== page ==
The psychology of real estate pricing

Is there a science or psychology to price your client’s property? I believe so, and that price is a direct function of marketing. A strategic market price will complement your marketing campaign and effectively position your client’s house in the market.

Let’s take a look at the four ways psychology can influence the price.

1. The $ 19.99 Syndrome

It amazes me how many agents price with a 999 or 900 at the end. You still see $ 199,999 or $ 199,900. Why do 99% of the agent population follow the crowd and the prices the same?

Well, a lot of agents don’t look at the price based on marketing. The 9’s have been said to have appeared in the 1880s, convincing the gullible they were getting a good deal. Many discounters use 99 in their prices, and that doesn’t fool smart people.

The main reason it can hurt your listing is that most consumers start their search online when they are looking for a home. If a buyer is looking for a home between $ 200,000 and $ 225,000 and you’ve listed it at $ 199,999, that consumer might not see the property online.

The best advice is to set the price at $ 200,000 because you will capture both sides of the research. Someone looking between $ 175,000 and $ 200,000 and someone looking between $ 200,000 and $ 225,000 will find property online.

Additionally, you need to position your client’s home like luxury brands do, not discounters. For example, Godiva chocolate prices at $ 36.00, not $ 35.99, and Neiman Marcus prices at $ 625.00, not $ 624.99. Ferrari and many other luxury brands also use this model for their products. Do they know something or is it just a coincidence? Does the consumer perceive this as a better quality product? These brands apparently think so.

2. The power of four and seven

Through my hours of researching, reading, and studying the psychology of price, the concept of the power of four and seven was evident. For example, a price of $ 247,000 or $ 244,000 is set precisely, and it appears that the seller has looked at the costs, which might suggest to the buyer that there is less room for negotiation. This assumption benefits the seller.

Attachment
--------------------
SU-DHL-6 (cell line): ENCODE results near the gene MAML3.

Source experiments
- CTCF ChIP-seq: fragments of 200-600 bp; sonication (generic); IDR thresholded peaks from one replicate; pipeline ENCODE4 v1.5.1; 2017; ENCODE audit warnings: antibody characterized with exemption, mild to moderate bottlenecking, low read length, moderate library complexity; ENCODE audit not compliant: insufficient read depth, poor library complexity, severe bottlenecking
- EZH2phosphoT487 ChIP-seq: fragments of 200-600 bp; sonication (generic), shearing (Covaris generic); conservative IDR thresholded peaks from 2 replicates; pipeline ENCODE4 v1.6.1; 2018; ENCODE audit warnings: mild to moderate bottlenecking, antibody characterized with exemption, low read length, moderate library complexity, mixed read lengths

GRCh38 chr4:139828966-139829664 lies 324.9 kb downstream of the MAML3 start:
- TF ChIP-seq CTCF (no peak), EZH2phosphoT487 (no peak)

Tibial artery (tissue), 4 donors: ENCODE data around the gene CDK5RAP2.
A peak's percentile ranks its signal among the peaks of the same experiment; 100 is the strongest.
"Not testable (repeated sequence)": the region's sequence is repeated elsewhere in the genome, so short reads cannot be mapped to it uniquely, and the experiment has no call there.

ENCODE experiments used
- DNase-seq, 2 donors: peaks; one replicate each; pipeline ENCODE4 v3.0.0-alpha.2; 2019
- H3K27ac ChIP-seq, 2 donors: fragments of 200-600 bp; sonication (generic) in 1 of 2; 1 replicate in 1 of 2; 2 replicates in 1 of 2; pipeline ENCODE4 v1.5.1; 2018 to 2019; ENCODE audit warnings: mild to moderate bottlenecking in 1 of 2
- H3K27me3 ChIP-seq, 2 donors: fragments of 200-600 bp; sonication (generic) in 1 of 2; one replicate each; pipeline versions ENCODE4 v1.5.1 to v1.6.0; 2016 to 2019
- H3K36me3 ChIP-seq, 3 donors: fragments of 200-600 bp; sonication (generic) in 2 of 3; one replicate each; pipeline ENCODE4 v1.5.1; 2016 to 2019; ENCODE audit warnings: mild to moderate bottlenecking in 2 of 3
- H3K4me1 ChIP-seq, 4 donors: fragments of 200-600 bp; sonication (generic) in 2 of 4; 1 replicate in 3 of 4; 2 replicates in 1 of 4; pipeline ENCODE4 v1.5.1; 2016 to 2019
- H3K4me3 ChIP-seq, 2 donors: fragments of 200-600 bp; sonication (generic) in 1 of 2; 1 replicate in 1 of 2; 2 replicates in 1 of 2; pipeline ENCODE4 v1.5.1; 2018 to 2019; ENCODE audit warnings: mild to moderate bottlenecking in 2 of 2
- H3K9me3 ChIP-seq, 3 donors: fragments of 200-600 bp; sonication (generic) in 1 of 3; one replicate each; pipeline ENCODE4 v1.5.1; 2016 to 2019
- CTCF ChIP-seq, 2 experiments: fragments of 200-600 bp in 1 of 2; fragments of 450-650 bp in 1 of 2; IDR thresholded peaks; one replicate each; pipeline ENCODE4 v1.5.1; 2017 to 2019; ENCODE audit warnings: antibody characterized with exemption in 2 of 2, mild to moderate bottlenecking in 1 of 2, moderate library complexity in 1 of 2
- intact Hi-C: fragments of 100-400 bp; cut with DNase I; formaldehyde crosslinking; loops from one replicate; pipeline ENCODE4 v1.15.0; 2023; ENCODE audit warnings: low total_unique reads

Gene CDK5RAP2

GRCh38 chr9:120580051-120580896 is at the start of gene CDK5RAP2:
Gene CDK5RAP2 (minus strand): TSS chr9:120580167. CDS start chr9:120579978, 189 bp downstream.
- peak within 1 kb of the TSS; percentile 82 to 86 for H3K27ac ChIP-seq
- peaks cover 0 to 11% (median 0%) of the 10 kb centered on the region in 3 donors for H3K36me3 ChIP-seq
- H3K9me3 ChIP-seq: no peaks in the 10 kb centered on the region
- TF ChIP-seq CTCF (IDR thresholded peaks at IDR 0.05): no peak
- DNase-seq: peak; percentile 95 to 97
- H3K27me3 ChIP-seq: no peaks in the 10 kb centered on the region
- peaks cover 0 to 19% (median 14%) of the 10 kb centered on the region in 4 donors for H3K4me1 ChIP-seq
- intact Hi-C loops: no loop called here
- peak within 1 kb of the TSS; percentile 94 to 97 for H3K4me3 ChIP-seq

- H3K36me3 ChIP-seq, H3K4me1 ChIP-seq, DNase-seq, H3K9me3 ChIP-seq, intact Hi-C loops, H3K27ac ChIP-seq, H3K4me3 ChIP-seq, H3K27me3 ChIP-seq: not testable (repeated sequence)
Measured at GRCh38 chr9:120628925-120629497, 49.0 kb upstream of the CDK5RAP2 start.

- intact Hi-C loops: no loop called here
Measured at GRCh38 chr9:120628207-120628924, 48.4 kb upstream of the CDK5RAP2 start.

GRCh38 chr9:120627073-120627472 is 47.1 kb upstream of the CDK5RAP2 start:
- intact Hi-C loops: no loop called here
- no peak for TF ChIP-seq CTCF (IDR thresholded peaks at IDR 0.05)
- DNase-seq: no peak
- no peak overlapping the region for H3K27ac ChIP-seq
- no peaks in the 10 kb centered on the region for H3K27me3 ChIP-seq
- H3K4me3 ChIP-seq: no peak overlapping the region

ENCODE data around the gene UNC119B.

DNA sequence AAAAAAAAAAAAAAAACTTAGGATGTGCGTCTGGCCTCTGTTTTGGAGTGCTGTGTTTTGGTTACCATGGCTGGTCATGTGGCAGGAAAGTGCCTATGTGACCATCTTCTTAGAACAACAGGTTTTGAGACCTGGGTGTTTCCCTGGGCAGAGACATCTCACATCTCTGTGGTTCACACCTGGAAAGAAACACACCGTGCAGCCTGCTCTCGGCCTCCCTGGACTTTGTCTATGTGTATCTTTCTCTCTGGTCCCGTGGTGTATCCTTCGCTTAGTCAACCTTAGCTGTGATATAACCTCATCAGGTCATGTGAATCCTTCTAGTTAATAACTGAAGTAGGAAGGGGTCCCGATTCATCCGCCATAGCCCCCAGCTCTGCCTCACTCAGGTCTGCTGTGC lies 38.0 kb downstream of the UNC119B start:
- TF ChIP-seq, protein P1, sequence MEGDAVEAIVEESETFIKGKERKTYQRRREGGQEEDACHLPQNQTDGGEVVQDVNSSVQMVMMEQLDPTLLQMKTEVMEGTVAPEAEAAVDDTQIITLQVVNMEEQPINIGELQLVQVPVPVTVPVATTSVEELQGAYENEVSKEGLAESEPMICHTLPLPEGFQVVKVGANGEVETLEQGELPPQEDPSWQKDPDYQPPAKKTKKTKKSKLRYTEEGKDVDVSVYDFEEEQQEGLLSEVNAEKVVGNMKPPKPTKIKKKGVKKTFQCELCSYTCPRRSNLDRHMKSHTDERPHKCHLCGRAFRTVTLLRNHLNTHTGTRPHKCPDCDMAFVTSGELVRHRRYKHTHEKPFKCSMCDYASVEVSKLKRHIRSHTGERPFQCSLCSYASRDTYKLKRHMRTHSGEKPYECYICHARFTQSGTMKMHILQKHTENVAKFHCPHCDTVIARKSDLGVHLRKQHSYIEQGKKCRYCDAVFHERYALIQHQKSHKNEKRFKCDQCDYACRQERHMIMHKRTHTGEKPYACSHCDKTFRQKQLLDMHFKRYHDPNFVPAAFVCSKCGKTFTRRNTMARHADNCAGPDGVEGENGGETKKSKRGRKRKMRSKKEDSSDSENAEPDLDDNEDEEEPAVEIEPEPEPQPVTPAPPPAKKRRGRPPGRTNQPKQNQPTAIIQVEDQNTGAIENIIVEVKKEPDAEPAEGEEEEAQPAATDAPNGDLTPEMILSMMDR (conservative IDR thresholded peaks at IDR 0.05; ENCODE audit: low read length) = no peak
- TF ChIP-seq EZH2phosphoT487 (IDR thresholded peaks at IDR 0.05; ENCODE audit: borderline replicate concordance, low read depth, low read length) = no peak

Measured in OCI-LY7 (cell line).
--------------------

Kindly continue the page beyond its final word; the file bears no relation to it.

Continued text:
Another reason is that the price is unique and stands out for the buyer. Think of all the real estate listings displayed on all website portals, like the products on a shelf in a store. One price, unlike the others, stands out. Because it is different and more unique, it will catch the attention of the buyer. Examples of this would be Home Depot or Wal-Mart, which frequently use the four and seven on their items for sale. They want to differentiate themselves from their competitors.

There is also something called the “right side number effect”. So a price tag of $ 227,000 feels like a better discount or value than $ 229,999.

Some believe that using the four and seven in your pricing is more emotional for consumers. It’s a user-friendly number that takes advantage of the buyer’s ego and self-image and has a higher perceived quality of what you’re selling.

And remember: seven is a lucky number.

3. How you write the price matters

If you take your marketing offline like real estate flyers, advertisements, signage, etc., the way you write it can also have an effect on how people perceive the price.

The Journal of Consumer Psychology has found that when people have to spell it in their heads, it rings louder.

Look at these three prices:

The last price seemed lower than the consumer without the comma

So next time you write a price on your flyer or in the newspaper: Price at $ 177,000, instead of $ 177,000.

Conversely, Cornell University conducted a study and found the following:

  • 5.00 (sold over)
  • $ 5.00 (sold less)
  • five dollars (sold more)

You see restaurant prices that way on their menu. How can you apply this in your real estate marketing? Spell it. Instead of $ 100,000, write one hundred thousand dollars or 100,000 on your offline marketing and follow the response you get.

4. Hello for the zeros

For discounts, sales, or in this case price adjustments of a home, add more zeros to your promotion to show a larger discount. When talking about a price change to other agents or buyers, do the following: $ 50,000.00 instead of $ 50,000.

So, is there a psychology in home pricing? You decide. I believe that the price is the biggest motivator when selling a product such as a house. And any advantage you can get for your seller is crucial in any real estate market. Be unique and consistent in your pricing approaches, and use a little psychology. This tool will separate you from all the other agents in your market.

What pricing tactics have you found effective? Share your ideas in the comments section below.

Robert McTague is the team leader of CNY Agent Team from RealtyUSA in Syracuse, New York, where he simplifies the buying and selling process, and provides marketing, coaching and speaking support.

Email Robert McTague.

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